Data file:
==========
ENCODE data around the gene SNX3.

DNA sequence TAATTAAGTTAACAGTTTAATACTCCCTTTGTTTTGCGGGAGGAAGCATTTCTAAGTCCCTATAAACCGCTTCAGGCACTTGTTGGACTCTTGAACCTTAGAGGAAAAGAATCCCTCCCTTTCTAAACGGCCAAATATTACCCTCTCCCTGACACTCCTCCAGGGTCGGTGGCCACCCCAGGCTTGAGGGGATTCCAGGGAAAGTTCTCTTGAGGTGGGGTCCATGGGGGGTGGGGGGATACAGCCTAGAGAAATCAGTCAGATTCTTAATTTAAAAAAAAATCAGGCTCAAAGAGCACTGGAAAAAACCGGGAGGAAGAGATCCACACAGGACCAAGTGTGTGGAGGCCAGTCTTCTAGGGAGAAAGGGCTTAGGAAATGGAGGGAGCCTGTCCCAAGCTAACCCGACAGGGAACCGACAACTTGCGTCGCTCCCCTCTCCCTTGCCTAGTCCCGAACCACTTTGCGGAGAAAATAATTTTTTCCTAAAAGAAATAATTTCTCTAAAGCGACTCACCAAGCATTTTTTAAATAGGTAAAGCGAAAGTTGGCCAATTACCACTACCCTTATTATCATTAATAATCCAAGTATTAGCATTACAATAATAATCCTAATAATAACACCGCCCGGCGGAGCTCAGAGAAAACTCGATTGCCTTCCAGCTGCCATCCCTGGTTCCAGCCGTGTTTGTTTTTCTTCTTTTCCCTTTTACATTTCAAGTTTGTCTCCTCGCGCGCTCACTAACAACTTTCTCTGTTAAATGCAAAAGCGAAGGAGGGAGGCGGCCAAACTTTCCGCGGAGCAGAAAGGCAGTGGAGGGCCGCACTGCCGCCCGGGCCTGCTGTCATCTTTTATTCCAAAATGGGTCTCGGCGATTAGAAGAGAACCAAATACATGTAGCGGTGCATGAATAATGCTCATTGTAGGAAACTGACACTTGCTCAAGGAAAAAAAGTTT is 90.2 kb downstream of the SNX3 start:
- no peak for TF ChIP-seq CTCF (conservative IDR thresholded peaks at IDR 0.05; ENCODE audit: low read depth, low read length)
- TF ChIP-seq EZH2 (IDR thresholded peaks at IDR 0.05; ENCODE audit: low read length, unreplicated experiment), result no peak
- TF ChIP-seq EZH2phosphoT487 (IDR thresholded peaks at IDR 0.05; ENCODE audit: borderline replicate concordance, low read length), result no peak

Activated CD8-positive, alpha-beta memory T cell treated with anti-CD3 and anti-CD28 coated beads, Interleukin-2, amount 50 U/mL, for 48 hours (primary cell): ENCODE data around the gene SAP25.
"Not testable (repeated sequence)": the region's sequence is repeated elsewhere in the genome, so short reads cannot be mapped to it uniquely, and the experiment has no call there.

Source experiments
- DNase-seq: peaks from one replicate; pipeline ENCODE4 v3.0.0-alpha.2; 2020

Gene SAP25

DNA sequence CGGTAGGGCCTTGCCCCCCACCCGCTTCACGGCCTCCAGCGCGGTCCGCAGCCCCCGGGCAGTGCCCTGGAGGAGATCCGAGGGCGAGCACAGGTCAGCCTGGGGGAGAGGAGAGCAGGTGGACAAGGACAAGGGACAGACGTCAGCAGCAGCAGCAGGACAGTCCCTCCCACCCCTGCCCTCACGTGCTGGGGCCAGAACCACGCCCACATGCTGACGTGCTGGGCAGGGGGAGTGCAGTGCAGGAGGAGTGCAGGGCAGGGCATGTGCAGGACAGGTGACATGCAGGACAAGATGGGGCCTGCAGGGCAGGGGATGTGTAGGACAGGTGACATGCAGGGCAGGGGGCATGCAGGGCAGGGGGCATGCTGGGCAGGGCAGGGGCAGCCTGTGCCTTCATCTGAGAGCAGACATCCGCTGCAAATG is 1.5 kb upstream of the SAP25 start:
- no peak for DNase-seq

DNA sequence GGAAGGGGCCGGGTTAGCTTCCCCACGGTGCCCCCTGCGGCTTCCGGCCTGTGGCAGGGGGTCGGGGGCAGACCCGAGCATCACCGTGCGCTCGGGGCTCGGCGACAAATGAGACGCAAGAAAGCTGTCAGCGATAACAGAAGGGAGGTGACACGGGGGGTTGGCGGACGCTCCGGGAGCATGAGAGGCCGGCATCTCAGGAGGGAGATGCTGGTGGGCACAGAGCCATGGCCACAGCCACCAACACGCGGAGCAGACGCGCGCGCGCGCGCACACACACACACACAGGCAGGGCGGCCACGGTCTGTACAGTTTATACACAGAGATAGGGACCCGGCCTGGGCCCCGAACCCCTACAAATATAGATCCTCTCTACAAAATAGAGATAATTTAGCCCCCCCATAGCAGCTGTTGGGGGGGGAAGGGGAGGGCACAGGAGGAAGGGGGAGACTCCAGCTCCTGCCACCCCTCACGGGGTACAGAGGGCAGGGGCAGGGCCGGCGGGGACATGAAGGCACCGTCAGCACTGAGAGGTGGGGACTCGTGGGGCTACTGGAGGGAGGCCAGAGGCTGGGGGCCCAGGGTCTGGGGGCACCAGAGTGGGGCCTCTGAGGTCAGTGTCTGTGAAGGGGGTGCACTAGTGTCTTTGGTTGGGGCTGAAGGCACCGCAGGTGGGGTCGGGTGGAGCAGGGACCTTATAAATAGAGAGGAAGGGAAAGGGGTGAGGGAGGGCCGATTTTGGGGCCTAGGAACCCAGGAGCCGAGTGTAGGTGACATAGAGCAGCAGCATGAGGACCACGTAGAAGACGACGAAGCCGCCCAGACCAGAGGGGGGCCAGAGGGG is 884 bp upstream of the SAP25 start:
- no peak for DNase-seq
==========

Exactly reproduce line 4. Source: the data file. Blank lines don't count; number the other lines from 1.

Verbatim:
- TF ChIP-seq EZH2 (IDR thresholded peaks at IDR 0.05; ENCODE audit: low read length, unreplicated experiment), result no peak